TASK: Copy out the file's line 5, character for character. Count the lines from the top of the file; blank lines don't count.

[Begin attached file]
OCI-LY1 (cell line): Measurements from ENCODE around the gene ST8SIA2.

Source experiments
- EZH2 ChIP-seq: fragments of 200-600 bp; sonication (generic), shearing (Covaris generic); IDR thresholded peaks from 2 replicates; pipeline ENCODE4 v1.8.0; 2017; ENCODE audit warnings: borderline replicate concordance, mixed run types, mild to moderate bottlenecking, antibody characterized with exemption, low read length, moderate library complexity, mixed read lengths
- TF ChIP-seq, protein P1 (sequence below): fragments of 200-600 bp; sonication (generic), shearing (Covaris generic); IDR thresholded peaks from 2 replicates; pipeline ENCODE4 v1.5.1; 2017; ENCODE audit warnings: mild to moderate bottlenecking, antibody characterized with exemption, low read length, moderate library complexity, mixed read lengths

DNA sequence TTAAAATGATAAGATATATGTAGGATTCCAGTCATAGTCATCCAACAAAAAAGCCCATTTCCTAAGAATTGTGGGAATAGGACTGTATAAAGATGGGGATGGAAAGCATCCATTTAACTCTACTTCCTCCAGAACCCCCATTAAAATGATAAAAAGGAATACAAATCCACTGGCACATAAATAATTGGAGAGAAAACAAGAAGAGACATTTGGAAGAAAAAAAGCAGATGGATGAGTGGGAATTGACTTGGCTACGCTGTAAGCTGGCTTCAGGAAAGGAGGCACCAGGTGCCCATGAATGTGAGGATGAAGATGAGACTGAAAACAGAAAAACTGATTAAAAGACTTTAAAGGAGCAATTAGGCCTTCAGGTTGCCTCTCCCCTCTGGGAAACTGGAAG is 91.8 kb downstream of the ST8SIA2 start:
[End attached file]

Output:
DNA sequence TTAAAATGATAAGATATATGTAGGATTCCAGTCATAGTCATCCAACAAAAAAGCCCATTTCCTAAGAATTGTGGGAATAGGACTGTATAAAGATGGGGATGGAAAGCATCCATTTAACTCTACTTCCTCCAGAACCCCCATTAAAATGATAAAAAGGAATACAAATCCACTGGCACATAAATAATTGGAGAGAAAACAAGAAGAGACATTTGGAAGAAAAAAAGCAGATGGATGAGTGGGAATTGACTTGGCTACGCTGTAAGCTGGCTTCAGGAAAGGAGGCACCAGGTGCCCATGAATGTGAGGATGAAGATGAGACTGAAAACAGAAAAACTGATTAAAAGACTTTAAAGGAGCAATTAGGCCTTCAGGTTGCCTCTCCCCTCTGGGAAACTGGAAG is 91.8 kb downstream of the ST8SIA2 start: